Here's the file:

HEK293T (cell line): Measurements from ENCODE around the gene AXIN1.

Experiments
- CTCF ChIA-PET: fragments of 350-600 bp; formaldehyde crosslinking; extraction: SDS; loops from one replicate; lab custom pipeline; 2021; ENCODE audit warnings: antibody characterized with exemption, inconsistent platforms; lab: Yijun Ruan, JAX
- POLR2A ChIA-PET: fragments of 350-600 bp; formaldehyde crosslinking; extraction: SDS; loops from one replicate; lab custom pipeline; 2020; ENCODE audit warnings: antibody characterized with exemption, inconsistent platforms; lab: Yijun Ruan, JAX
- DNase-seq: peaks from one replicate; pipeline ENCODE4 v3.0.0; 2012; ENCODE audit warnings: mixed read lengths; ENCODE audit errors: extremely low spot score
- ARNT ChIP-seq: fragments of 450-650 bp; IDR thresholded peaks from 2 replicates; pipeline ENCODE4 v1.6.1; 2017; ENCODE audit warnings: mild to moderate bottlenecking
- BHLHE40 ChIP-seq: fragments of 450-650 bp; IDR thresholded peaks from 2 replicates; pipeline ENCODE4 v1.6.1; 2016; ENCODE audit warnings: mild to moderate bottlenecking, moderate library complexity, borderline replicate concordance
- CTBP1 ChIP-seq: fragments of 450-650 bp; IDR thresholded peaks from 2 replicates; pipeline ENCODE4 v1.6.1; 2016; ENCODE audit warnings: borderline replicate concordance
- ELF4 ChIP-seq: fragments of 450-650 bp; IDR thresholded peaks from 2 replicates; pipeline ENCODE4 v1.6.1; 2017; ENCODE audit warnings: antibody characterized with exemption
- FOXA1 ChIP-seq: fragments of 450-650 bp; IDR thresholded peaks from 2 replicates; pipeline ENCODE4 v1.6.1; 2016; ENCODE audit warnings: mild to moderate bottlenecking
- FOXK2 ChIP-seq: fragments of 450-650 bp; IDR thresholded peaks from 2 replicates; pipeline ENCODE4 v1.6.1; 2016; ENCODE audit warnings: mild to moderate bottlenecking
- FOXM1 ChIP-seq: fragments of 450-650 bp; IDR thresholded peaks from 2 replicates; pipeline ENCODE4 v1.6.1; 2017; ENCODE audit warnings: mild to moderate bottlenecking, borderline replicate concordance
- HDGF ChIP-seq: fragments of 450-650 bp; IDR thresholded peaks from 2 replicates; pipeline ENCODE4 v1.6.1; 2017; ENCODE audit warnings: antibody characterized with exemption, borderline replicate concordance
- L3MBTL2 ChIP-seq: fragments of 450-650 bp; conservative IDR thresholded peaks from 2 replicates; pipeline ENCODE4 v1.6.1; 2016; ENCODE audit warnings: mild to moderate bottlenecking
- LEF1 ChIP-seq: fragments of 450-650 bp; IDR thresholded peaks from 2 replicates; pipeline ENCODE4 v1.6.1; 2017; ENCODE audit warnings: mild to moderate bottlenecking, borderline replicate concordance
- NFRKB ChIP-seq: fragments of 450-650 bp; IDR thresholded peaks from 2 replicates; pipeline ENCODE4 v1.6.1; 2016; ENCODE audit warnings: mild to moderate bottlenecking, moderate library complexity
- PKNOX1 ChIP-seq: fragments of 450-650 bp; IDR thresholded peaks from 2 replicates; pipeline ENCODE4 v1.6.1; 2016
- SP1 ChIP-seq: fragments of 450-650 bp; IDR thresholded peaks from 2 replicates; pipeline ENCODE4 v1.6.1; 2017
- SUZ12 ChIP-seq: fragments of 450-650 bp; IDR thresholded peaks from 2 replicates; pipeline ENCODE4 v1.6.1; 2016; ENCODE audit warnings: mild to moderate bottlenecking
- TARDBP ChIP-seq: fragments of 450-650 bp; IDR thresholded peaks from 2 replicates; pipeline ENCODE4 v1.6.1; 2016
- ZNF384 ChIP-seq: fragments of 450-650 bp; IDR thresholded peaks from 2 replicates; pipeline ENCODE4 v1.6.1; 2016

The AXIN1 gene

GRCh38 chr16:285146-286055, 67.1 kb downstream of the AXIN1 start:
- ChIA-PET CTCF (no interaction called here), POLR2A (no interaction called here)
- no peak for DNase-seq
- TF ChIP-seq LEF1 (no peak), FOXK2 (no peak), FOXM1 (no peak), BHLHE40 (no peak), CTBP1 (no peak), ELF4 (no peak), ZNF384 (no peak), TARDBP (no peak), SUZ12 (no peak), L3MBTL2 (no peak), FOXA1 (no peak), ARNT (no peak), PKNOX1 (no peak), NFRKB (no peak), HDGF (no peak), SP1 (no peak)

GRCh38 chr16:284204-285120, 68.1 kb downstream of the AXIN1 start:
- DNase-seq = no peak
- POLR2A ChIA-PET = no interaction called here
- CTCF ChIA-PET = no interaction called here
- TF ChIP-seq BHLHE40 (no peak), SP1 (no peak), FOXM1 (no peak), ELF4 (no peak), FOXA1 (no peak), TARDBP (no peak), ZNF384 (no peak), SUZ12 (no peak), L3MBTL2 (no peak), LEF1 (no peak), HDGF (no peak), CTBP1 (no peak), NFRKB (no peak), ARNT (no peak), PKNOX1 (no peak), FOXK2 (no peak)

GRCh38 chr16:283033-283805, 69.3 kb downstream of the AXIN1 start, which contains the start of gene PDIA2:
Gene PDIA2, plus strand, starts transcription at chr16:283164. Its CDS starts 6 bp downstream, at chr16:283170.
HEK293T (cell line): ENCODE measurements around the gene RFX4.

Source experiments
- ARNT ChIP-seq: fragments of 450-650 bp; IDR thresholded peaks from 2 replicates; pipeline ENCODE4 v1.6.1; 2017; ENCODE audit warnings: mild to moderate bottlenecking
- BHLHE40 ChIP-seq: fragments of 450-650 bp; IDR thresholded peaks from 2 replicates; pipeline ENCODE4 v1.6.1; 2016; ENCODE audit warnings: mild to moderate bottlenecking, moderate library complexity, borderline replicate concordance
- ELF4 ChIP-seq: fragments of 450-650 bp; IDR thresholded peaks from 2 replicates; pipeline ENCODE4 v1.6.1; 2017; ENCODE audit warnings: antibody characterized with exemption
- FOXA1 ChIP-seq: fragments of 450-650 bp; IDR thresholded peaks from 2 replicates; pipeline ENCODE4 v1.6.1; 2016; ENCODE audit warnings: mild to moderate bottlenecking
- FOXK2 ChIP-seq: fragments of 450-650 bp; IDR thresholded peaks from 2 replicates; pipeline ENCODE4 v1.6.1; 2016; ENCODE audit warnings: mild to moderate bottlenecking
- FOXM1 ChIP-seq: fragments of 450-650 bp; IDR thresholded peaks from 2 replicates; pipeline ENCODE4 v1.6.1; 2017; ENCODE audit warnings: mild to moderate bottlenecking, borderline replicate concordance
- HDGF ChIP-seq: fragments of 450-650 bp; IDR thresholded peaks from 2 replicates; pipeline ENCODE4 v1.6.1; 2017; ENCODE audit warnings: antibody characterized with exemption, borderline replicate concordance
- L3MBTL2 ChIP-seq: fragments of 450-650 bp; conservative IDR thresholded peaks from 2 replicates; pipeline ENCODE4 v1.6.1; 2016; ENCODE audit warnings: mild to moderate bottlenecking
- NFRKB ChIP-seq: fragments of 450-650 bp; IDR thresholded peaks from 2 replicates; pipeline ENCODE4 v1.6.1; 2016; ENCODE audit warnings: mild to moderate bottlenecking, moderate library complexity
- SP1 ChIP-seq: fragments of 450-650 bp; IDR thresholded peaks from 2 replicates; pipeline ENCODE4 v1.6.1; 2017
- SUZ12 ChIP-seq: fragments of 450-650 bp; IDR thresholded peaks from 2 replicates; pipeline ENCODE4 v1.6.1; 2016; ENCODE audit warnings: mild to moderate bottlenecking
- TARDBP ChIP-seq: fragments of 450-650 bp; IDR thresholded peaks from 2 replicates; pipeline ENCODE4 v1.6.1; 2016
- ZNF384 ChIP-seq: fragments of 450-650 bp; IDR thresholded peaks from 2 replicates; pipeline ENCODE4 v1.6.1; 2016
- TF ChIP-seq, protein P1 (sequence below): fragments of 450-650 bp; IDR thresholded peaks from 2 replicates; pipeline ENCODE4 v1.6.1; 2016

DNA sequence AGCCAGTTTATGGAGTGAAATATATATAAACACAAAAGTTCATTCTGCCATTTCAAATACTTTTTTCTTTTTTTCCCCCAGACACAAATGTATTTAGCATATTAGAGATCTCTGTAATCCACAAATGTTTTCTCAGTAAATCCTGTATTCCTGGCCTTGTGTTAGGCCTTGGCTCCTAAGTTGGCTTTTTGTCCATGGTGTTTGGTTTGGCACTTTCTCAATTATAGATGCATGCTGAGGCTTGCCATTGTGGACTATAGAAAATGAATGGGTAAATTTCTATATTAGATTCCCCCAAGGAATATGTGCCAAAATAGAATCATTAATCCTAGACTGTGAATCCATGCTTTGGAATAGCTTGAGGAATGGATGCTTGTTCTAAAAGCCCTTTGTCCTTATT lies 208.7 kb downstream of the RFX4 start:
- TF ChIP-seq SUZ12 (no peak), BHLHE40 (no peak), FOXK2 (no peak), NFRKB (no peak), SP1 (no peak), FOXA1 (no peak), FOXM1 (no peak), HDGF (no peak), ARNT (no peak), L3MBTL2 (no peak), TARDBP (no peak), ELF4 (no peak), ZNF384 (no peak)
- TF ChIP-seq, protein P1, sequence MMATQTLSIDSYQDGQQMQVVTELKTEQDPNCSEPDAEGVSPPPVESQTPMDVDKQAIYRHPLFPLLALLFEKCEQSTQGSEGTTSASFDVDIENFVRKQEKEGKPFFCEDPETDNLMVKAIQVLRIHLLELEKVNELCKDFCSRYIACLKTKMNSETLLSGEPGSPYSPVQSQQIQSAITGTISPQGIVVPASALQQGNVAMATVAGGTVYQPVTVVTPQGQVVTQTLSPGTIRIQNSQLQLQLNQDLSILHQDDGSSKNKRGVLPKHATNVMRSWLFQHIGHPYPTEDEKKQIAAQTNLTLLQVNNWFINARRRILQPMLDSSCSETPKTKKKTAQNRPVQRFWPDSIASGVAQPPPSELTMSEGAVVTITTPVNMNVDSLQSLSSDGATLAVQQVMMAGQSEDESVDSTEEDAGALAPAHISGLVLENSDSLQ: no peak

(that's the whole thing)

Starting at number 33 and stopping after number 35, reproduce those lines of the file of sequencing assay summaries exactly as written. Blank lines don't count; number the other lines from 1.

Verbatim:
Gene PDIA2, plus strand, starts transcription at chr16:283164. Its CDS starts 6 bp downstream, at chr16:283170.
HEK293T (cell line): ENCODE measurements around the gene RFX4.

Source experiments